One example of Communist aggression by North Korea, was the act of actually invading South Korea unprovoked which subsequently prompted the reaction from the United Nations and the US in particular. Another example of aggression from these two Communist nations, was the armament of North Korea, which was aided considerably by Stalin who supported North Korea as they had mutual Communist beliefs. In February of 1950, Stalin provided equipment for an additional 60,000 North Korean troops, more tanks and other forms of assistance; this was a clear case of Communist aggression. A third case of Communist aggression was after the North Koreans occupied the South, they carried out the brutal slaughtering of approximately 26,000 civilians between July and September 1950. Communist aggression was the most important reason because without the original assault by North Korea there would’ve been no war, merely suspicion on the US’ part regarding Stalin and other Communist nations’ activities.
McNamera and the Vietnam War McNamera, former secretary of defense for the United States, learned eleven huge lessons from his involvement in the wars of the wars of the 20th century. Several of these lessons were applied in his approach to the Vietnam War, while others failed to be successfully used. The first of these lessons, to empathize with the enemy, was unfortunately dismissed in this war. The United States, with over 500,000 troops alone, believed that they could easily overpower North Vietnam’s fighting force of fewer than 300,000. The United States, however, did not count on just how intense Vietnamese nationalism was.
We occupied Japan until 1952, but maintained a presence even after we left. Japan was a success. In 1950, however, communist North Korea invaded South Korea, causing the Korean War to begin and US troops to be sent in through the UN. 55,000 United States troops were killed, and that most definitely is a failure on the part of containment. In China, the United States spent very large amounts of money supporting the nationals against communist leader Mao Zedong, an effort that failed.
Horrific injuries were inflicted upon everyone in the blast radius, upon women and children, and the lasting effects have still yet to fade. The psychological effects are unknown as well. Many survivors were most likely traumatized by seeing their entire lives turned to ruin, seeing family members dead, seeing their entire community turned to ashes. Thousands of years of culture, food, and literature was lost at the insensitivity of U.S. generals. Even though “The American government estimated 1,000,000 lives lost in a war”, civilians did not deserve to suffer for the sake of others (Zenger).
This all shows that White weaknesses were key for a Communist victory. Foreign intervention was also important for a Communist win. Foreign leaders realised the Whites would not win the Civil War. This weakened the Whites even further. Admiral Kolchak originally had the support of 30,000 foreign troops.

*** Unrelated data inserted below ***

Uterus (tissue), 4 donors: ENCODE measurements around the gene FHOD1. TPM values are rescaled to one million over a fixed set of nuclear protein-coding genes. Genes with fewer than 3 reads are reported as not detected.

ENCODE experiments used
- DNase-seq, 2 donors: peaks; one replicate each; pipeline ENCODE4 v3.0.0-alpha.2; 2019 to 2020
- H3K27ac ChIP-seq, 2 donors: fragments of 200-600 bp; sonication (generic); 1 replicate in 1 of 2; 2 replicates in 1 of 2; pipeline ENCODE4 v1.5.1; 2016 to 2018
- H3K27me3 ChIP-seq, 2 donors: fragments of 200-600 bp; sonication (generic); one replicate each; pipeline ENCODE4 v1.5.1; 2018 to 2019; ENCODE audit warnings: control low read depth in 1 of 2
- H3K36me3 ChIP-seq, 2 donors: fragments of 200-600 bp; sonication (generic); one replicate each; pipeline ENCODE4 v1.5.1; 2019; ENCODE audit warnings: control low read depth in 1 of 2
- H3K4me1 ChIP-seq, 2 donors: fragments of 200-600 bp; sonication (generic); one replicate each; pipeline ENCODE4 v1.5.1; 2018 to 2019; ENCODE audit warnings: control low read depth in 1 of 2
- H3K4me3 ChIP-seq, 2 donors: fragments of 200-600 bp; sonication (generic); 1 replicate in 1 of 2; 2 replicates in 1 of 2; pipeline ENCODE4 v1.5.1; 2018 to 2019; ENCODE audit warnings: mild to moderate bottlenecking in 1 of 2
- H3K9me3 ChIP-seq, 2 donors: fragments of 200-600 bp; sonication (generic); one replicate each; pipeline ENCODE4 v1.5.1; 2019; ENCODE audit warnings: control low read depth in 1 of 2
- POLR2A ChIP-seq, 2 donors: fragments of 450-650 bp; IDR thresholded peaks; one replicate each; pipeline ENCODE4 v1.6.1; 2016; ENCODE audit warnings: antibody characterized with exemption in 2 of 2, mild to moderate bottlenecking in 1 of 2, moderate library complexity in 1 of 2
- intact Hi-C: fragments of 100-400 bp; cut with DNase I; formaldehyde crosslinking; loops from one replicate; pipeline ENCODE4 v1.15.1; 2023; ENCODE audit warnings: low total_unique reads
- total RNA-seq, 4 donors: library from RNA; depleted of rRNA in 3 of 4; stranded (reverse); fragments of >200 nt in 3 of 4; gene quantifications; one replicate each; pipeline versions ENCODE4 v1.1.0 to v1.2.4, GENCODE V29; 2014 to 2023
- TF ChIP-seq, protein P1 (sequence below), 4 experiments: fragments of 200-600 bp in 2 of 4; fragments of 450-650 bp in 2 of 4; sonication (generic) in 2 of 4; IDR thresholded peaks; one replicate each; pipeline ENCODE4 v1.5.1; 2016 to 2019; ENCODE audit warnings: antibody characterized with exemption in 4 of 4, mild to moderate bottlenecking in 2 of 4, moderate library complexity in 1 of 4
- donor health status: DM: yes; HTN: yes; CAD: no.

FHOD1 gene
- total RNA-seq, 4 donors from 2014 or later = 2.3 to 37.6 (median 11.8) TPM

What changed the balance of power in the Cold War in August 1949? Mao established the People's Republic of China – Communist and Soviet got their first atomic bomb 3. What was the initial US attitude towards the fall of China to Communism? After the Communist party gained control of China, the American public was outraged. Truman's policy of containment (containing communism and not letting it spread to any more countries) had failed.
The A- Bomb was necessary because it saved the lives of countless American soldiers. The bomb droppings were not necessary if it was to showcase the full might and power of the United States to the USSR. However, I do not find enough support for the previous claim. War is destructive and deadly, so no matter the atomic bomb or a main land invasion, the end of World War II was going to be bloody. The ‘better’ choice, if you can call it that, was to drop the atomic bomb because is caused fewer deaths than invading the Japanese main land.
The most common assumption was that if Americans had made their prior knowledge of the attack evident, the Japanese would know that their Purple Code had been broken and it would be back to square one (Harries). However, most people don't realize that President Roosevelt had been waiting for the perfect justified entrance to lead the country, still traumatized from World War I, into World War II. After World War I, a strong feeling of isolationism had developed in the United States. America had been destroyed in the first World War: the casualties had been extensive and the financial debt was tremendous. More than 300,000 American troops had been killed or wounded in the overseas battle ("the claim").
Well, the Japanese had demonstrated near-fanatical resistance, fighting to almost the last man on Pacific islands, committing mass suicide of Saipan and unleashing kamikaze attacks at Okinawa. Firebombing had killed 100,000 in Tokyo with no discernible political effect, and the atomic bomb was the only way to jolt Japan’s leadership to surrender. With only two bombs ready, it was way too risky to “waste” one in a demonstration over an unpopulated area. If there was an invasion of Japan by the Allies, there would have been casualties on both sides that could easily have exceeded the toll at Hiroshima and Nagasaki. The two targeted cities would have probably been firebombed anyway.
On the surface, this war can be seen as a success for the United States as Communist forces were maintained on the north of the 38th parallel. However, the violence of General MacArthur which led to the attempt of rolling back Communism and his request of bombing China for its support to North Korea had the result of a mutilated success. The Americans had been at first rooted by the Chinese army and the losses of